Bearings
Published in

Bearings

Still water

What is gained when rushing water becomes still?

For Sarah.

The river widens, and its current slows. The rushing water becomes calmer, then grows still. Mud settles, and the water clears. Its surface holds the sky’s reflection.

What is gained in this quieting of the water’s motion? There is silence. In the stillness, there is peace, and relief. The rushing of our emotions knocks us off balance. It wants to carry us away. Still water restores our equanimity.

Still water reflects the world without distortion. It lets us see and accept things for what or who they are. Our perspective is no longer caught in our reaction to what is in front of us. We stop our fruitless struggle to turn the world into what we want or need it to be.

We gain energy because we no longer spend it resisting. We gain power to speak and act with skill. We gain trust, by being present. We gain insight, and understanding. Zen master Thich Nhat Hahn writes this in Being Peace:

For things to reveal themselves to us, we need to be ready to abandon our views about them.

It is not easy to calm rushing water. Time helps, if we practice wisely. We practice noticing the disturbances in us, and bring awareness to our views, and emotions. We practice looking deeply at what in us is causing the reaction. We practice accepting what we find, and let it wash away.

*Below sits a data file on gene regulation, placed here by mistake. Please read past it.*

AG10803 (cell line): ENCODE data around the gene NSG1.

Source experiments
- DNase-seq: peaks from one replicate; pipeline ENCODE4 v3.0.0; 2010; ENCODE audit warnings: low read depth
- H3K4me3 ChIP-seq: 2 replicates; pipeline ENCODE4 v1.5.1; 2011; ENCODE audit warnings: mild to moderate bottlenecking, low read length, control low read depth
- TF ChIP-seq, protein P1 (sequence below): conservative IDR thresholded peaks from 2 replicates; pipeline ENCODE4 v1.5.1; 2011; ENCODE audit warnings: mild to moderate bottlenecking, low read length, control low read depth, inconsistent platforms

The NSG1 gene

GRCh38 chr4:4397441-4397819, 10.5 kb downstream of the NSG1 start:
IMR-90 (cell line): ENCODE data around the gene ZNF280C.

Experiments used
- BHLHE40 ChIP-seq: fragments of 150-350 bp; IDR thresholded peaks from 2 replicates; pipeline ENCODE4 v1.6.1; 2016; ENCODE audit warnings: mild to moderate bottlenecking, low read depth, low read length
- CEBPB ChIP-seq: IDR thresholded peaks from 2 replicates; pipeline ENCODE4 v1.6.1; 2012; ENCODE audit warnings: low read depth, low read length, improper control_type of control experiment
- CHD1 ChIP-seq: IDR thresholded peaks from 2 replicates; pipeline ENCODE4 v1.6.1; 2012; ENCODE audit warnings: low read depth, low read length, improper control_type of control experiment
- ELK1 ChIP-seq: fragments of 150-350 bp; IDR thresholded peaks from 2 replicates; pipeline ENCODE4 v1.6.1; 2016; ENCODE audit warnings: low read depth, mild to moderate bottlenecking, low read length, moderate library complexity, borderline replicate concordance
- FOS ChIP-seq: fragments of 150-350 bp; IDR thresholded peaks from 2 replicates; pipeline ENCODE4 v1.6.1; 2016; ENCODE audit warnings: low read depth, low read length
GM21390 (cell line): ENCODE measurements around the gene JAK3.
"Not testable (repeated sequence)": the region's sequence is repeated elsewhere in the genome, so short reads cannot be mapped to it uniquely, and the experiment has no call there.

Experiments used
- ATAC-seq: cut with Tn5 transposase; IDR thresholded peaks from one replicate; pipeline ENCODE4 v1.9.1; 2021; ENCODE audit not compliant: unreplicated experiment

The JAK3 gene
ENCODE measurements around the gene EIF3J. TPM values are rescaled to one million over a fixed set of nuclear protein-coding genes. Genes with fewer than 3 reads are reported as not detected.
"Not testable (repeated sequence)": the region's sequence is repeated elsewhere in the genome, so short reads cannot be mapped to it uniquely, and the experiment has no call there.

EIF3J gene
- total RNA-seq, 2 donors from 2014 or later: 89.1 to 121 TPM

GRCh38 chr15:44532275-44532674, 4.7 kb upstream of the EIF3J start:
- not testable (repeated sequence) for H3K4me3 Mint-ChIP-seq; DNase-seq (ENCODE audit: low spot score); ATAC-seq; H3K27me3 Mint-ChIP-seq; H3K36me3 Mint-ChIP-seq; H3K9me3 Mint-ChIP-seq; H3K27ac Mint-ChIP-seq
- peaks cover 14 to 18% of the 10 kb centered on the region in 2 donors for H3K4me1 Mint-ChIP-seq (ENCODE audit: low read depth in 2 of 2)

Thich Nhat Hahn was a Buddhist monk, peace activist and founder of The Plum Village, a global community of practice centers and monasteries. He was also a prolific author. I have read a few of his books. They offer wonderfully simple and practical advice for living a richer, more meaningful, and more peaceful life. Start with At Home in the World or You are Here.

Here is a daily practice that will help you calm your rushing emotions. Every morning set an intention to notice when something or someone causes an emotional reaction in you during the day. The news and social media are good places to look. So is driving in traffic, dealing with co-workers and talking with your partner, parents, or children :) When you do become aware of a reaction, just notice it, without judgment.

At the end of each day, take a few minutes to check in with yourself. Notice what you noticed, and what caused the reaction in you. Notice also what you did not notice. Try to do all of this without judgment. If you do find yourself judging others, or judging yourself, just notice that too. Be consistent in your practice. With time, and patience, you will begin to notice a difference.

Each week I explore a life metaphor that has touched me in my coaching. Subscribe to get my scribblings every Sunday morning. You can also follow me on Medium, or on LinkedIn. Feel free to forward this to a friend, colleague, or loved one, or anyone you think might benefit from reading it.

--

--

Get the Medium app

A button that says 'Download on the App Store', and if clicked it will lead you to the iOS App store
A button that says 'Get it on, Google Play', and if clicked it will lead you to the Google Play store
Ben Edwards

Ben Edwards

21 Followers

Storyteller, coach, un-management consultant. Prolific author of books never written.